w_subtests = subset(w, select = c("ravenscore", "lre_cor", "nse_cor", "voc_cor", "van_cor", "hfi_cor", "ari_cor"))

#factor analyze
fa = fa(w_subtests)

plot_loadings(fa) + scale_x_continuous(breaks = seq(0, 1, .05))

#save scores
w_subtests$g = as.numeric(fa$scores)

w_res = residualize_DF(w_subtests, "g")

#include GPA
w_res$GPA = w$Zgpa


#predict GPA
fits = lm_beta_matrix(dependent = "GPA",
                      predictors = colnames(w_res)[-9],
                      data = w_res, return_models = "n")


#why does the last model have NA for one variable?
model = str_c("GPA ~ ", str_c(colnames(w_res)[-9], collapse = " + "))
fit = lm(model, w_res)




ravenscore lre_cor nse_cor voc_cor van_cor hfi_cor ari_cor g GPA
ravenscore 1 -0.125 -0.201 -0.115 0.057 0.022 -0.294 0 -0.028
lre_cor -0.125 1 -0.316 -0.143 -0.195 -0.23 -0.288 0 -0.074
nse_cor -0.201 -0.316 1 -0.206 -0.381 -0.103 0.099 0 -0.116
voc_cor -0.115 -0.143 -0.206 1 0.198 -0.141 -0.207 0 0.08
van_cor 0.057 -0.195 -0.381 0.198 1 -0.081 -0.406 0 0.137
hfi_cor 0.022 -0.23 -0.103 -0.141 -0.081 1 -0.233 0 0.037
ari_cor -0.294 -0.288 0.099 -0.207 -0.406 -0.233 1 0 0.007
g 0 0 0 0 0 0 0 1 0.334
GPA -0.028 -0.074 -0.116 0.08 0.137 0.037 0.007 0.334 1


Model fits

Model # ravenscore lre_cor nse_cor voc_cor van_cor hfi_cor ari_cor g r2.adj.
1 -0.028               -0.003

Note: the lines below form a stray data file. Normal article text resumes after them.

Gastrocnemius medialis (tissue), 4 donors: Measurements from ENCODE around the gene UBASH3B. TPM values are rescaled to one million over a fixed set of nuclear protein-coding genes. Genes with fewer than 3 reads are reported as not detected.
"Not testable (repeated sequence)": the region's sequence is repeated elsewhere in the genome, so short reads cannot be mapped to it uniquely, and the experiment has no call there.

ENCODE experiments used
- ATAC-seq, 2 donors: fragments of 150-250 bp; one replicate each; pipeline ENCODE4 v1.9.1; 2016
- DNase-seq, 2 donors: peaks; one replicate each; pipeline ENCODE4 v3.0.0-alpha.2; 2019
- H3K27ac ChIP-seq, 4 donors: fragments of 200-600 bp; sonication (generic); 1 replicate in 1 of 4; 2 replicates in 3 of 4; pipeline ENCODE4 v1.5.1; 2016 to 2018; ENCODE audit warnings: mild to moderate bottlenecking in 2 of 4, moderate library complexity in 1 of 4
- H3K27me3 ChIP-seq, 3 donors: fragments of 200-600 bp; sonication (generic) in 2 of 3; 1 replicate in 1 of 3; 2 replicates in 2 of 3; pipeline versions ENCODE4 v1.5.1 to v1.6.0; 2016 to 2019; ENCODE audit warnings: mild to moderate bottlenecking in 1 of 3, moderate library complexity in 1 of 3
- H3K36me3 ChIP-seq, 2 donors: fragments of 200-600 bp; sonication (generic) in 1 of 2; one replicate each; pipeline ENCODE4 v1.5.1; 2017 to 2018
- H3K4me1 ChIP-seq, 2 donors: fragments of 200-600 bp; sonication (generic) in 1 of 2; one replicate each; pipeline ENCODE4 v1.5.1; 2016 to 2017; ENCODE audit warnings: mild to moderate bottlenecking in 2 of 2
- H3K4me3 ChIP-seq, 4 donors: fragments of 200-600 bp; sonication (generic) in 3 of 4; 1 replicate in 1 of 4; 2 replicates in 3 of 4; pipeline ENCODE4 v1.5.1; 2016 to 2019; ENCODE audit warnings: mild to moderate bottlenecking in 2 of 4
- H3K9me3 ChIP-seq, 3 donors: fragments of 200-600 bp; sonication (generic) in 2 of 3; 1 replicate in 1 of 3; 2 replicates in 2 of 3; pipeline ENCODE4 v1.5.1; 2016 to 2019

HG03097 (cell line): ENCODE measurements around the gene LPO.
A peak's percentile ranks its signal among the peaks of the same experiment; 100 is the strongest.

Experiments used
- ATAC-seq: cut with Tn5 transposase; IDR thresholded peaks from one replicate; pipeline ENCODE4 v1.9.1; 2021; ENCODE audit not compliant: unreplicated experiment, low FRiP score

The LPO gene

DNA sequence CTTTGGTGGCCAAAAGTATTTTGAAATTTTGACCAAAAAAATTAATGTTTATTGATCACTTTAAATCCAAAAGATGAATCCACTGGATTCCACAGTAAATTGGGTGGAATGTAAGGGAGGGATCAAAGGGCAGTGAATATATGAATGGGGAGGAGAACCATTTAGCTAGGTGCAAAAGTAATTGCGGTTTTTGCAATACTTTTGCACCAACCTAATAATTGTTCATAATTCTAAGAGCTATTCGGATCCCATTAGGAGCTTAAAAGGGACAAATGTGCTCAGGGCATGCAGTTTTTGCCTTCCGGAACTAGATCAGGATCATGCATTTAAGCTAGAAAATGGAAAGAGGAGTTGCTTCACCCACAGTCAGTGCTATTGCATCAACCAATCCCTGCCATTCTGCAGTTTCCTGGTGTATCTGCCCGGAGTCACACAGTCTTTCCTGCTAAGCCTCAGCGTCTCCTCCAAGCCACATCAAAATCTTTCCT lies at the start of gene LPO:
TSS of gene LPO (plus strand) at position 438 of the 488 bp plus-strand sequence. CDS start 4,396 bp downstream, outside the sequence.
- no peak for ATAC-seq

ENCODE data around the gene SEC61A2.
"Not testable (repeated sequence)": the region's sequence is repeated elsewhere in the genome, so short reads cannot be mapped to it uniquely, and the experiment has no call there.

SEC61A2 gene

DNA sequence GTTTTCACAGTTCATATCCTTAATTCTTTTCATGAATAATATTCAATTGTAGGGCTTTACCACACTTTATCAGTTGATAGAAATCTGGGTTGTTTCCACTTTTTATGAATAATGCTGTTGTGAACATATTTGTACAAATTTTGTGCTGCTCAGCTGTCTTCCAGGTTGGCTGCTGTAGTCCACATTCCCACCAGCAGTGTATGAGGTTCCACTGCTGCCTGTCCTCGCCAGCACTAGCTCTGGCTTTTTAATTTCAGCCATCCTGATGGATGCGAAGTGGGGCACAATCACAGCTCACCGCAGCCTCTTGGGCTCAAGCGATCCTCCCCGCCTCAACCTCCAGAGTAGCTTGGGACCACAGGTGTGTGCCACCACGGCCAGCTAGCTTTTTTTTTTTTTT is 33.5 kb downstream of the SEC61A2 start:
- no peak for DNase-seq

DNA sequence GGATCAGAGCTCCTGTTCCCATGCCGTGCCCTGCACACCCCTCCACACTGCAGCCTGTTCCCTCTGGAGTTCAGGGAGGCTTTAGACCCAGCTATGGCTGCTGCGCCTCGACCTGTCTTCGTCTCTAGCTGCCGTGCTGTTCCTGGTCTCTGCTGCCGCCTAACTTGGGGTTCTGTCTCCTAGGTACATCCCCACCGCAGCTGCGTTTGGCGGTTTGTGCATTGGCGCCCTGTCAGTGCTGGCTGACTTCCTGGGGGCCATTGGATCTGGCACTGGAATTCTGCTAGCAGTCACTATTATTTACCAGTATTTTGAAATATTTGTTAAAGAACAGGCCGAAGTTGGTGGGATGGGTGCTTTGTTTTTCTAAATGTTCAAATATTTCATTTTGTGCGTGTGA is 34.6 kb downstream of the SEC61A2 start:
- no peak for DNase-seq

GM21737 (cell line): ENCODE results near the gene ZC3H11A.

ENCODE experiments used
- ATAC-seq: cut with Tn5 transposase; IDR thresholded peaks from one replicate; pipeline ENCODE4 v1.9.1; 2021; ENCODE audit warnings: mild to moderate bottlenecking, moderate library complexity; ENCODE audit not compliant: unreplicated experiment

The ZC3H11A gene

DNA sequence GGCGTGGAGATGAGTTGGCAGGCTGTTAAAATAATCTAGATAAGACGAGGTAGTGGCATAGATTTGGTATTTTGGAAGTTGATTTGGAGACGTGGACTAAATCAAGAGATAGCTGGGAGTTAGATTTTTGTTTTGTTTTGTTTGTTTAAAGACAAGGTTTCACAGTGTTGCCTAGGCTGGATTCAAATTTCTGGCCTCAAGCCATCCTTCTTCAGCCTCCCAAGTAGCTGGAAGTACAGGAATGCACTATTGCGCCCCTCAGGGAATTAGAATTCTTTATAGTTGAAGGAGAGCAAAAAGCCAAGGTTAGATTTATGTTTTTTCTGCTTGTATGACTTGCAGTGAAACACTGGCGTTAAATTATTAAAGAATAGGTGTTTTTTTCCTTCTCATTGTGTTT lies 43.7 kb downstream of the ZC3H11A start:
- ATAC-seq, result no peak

2 -0.074 0.002
3 -0.116 0.01
4 0.08 0.003
5 0.137 0.015
6 0.037 -0.002
7 0.007 -0.003
8 0.334 0.108
9 -0.038 -0.079 0
10 -0.054 -0.127 0.009
11 -0.019 0.078 0
12 -0.036 0.139 0.013
13 -0.029 0.038 -0.005
14 -0.029 -0.001 -0.006
15 -0.028 0.334 0.106
16 -0.123 -0.155 0.02
17 -0.064 0.071 0.004
18 -0.049 0.127 0.014
19 -0.069 0.021 -0.001
20 -0.078 -0.015 -0.001
21 -0.074 0.334 0.111
22 -0.104 0.059 0.01
23 -0.075 0.108 0.017
24 -0.114 0.026 0.007
25 -0.118 0.019 0.007
26 -0.116 0.334 0.119
27 0.055 0.126 0.015
28 0.087 0.05 0.002
29 0.086 0.025 0
30 0.08 0.334 0.112
31 0.141 0.049 0.014
32 0.168 0.075 0.017
33 0.137 0.334 0.124
34 0.041 0.017 -0.005
35 0.037 0.334 0.107
36 0.007 0.334 0.105
37 -0.082 -0.14 -0.177 0.023
38 -0.029 -0.068 0.067 0.001
39 -0.043 -0.054 0.129 0.013
40 -0.038 -0.074 0.021 -0.003
41 -0.049 -0.09 -0.033 -0.003
42 -0.038 -0.079 0.334 0.109
43 -0.046 -0.115 0.052 0.008
44 -0.052 -0.086 0.107 0.016
45 -0.054 -0.125 0.026 0.007
46 -0.053 -0.127 0.004 0.006
47 -0.054 -0.127 0.334 0.119
48 -0.03 0.052 0.128 0.012
49 -0.02 0.085 0.05 -0.001
50 -0.013 0.083 0.021 -0.003
51 -0.019 0.078 0.334 0.109
52 -0.038 0.143 0.05 0.012
53 -0.017 0.166 0.07 0.014
54 -0.036 0.139 0.334 0.122
55 -0.027 0.04 0.009 -0.008
56 -0.029 0.038 0.334 0.104
57 -0.029 -0.001 0.334 0.103
58 -0.115 -0.146 0.034 0.018
59 -0.097 -0.119 0.072 0.021
60 -0.125 -0.157 -0.008 0.017
61 -0.127 -0.155 -0.014 0.017
62 -0.123 -0.155 0.334 0.129